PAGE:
I didn’t always succeed. I’d leave a mess behind, invade their space and even not fully appreciate the generosity that was given to me. But this part of my journey impressed upon me a certain way to behave and conduct myself in order to be approved and accepted. I don’t believe that was the best “take-away” for me to have gleaned from these experiences. In fact now that I’m reflecting on these memories, I am way more overwhelmed by God’s goodness and provision for me in the different homes that I lived in during my teenage years.
Nonetheless, the desire for approval and acceptance was well planted in the soil of my heart along with the fear of rejection and abandonment. Such is common to many, many people….we all have our stories.
What I find the most fascinating, is what God will use to dig up these roots; shatter mindsets and recalibrate your entire approach to life.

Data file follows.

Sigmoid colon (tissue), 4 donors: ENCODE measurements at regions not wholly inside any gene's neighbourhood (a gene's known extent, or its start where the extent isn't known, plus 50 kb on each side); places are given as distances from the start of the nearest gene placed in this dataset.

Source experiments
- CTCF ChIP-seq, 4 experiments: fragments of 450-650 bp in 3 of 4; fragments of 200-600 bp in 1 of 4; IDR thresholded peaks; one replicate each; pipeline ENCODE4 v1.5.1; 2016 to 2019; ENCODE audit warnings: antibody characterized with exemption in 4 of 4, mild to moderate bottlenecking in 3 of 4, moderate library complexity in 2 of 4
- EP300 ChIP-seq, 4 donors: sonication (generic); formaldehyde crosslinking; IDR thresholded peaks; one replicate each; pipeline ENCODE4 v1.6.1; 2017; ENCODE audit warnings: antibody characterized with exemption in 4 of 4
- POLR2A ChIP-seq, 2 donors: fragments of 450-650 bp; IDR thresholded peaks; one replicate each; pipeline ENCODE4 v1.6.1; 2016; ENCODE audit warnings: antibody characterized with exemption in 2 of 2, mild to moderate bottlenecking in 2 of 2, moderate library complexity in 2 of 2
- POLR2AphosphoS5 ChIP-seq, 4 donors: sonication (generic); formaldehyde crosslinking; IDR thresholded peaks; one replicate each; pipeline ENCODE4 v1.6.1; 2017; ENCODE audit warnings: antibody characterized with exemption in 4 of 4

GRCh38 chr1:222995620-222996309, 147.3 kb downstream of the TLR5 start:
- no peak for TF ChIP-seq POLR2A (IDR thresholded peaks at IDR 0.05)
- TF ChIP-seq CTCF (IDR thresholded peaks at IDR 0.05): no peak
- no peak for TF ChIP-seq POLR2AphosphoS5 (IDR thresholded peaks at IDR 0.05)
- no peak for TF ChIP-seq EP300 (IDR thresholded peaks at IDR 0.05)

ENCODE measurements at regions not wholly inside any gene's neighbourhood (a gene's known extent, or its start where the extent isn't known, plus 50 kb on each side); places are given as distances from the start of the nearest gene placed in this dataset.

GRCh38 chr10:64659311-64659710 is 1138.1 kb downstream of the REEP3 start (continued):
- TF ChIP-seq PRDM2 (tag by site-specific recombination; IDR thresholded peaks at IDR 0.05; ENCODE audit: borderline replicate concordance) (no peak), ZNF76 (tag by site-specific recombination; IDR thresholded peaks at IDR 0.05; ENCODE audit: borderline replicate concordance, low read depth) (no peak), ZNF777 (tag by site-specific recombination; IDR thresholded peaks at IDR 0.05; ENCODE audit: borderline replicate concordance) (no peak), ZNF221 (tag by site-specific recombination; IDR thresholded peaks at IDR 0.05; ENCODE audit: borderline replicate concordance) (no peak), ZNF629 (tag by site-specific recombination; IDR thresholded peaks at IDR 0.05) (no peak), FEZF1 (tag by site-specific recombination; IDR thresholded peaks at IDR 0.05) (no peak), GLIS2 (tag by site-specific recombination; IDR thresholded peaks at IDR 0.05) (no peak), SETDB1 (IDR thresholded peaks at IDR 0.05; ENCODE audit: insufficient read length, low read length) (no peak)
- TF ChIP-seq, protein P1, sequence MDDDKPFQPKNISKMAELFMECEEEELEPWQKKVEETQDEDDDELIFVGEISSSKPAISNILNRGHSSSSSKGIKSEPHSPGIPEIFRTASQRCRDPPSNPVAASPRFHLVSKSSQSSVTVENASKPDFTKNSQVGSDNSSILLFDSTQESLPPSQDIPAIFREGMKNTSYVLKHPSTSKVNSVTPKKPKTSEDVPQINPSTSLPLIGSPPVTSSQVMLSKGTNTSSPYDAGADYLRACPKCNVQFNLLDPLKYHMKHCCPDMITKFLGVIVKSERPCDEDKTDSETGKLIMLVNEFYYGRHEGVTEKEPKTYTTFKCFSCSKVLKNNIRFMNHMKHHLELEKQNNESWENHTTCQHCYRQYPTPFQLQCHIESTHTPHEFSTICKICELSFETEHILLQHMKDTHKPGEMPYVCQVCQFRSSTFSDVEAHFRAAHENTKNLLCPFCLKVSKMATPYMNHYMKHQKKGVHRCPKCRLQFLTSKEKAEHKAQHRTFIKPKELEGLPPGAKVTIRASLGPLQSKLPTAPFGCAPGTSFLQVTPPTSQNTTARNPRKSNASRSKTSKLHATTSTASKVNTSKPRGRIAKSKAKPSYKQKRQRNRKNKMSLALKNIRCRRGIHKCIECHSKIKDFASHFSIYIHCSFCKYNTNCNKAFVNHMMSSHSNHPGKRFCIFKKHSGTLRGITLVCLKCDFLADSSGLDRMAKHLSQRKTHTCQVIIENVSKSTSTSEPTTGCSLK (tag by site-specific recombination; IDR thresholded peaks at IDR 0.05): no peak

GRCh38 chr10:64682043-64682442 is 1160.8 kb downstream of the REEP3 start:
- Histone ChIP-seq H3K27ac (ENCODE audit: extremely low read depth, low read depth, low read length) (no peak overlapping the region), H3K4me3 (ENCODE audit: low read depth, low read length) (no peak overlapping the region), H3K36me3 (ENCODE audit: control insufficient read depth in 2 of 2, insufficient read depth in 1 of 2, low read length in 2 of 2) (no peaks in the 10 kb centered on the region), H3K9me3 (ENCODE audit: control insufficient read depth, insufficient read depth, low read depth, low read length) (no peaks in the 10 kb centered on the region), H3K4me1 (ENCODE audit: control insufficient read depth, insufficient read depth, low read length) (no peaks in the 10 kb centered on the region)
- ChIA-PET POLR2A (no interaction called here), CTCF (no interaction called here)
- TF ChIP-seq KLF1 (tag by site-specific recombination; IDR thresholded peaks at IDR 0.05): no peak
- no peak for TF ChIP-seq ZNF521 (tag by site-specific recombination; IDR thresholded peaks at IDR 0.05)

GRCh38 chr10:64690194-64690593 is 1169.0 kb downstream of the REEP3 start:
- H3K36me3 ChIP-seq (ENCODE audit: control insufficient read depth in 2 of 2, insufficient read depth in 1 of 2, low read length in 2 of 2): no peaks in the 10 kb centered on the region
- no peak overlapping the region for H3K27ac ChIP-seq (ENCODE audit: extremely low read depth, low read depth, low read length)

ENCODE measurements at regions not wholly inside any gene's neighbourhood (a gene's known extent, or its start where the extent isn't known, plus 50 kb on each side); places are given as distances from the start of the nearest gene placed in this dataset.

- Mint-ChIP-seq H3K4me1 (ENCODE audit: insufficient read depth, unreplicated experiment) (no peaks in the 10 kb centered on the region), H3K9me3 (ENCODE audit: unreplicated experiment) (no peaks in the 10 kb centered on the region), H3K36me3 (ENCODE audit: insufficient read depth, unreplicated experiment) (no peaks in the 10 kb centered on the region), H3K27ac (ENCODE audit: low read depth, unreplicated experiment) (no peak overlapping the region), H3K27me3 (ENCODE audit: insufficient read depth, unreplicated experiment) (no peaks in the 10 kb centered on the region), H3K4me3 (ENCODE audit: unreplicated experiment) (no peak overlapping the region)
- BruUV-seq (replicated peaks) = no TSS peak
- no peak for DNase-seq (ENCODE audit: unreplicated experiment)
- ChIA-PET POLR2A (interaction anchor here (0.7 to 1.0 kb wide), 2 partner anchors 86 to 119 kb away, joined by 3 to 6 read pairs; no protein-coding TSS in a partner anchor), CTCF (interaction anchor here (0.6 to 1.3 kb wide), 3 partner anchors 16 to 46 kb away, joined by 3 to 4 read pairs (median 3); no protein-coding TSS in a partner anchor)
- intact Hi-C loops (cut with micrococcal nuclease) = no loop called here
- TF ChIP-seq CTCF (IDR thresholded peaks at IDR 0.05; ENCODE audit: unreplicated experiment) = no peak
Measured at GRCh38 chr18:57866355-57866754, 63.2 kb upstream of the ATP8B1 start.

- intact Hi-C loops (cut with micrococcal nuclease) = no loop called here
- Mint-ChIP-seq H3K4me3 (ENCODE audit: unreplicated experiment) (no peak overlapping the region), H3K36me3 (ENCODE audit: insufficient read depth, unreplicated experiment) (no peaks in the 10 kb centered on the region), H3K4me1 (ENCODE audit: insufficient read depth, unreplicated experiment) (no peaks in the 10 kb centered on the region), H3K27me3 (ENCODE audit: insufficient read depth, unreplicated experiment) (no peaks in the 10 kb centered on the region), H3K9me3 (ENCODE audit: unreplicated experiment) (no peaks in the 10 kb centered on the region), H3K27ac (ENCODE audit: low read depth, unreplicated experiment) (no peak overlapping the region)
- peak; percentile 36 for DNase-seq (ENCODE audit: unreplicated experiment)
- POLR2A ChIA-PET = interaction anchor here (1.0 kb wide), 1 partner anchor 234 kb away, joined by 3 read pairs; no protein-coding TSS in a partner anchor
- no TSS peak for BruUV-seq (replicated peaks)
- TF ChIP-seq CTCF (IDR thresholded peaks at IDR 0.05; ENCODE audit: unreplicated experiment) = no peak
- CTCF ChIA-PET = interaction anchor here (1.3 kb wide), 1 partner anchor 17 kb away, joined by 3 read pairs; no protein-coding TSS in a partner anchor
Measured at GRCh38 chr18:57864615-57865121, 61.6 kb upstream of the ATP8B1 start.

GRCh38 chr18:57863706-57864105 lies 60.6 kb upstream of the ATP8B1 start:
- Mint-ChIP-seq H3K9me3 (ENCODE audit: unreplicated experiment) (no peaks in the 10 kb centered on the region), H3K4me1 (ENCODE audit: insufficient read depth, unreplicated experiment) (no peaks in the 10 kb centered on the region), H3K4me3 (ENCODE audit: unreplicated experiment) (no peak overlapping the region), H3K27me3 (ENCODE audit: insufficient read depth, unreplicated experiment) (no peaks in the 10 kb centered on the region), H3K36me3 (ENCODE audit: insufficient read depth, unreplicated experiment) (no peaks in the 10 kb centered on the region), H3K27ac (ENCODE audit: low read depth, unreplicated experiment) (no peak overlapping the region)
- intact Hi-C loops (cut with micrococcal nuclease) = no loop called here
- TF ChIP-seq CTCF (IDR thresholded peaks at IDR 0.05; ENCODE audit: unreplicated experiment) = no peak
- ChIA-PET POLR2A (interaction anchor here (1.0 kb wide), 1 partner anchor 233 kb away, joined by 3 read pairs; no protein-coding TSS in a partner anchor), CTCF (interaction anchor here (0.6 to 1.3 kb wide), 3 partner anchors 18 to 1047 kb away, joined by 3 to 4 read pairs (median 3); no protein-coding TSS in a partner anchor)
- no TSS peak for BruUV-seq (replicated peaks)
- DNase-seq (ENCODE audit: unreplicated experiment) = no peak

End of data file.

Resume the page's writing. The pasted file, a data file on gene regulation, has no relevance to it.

And so He gave me Noah.
Noah lives out loud. OUT LOUD.
He could fly before he could walk…out of his crib, out of his highchair, out of my arms. He was breaking out of the house at 2 years old and by the time he was 4 had developed, “ice cream man music super-sonic-ear”, and would chase down said ice cream man, scaling the five-foot privacy fence between our subdivisions (in his bare feet) to get his chance at a SpongeBob popsicle. The stairs were meant for snowboarding, bunk beds were for jumping off of and knocking out front teeth (!)
Noah was independent, willful, ambitious, and always active. From a very young age he was hard to contain. Rules and structure did not apply to Noah. There is nothing conventional, average or typical about Noah. We lived on the edge of our seats, bracing ourselves for his next adventure, or epic mis-adventure!
He did seem to have a knack for finding himself in the wrong place at the wrong time…I’ll never forget when a police officer came to my door asking me if I had, “A son named Noah?” He was 5 at the time and I could. not. imagine. why the police were looking for him. He had been playing near-by the house with his older sister and the neighbor kids fingered Noah for the graffiti on the playground slide.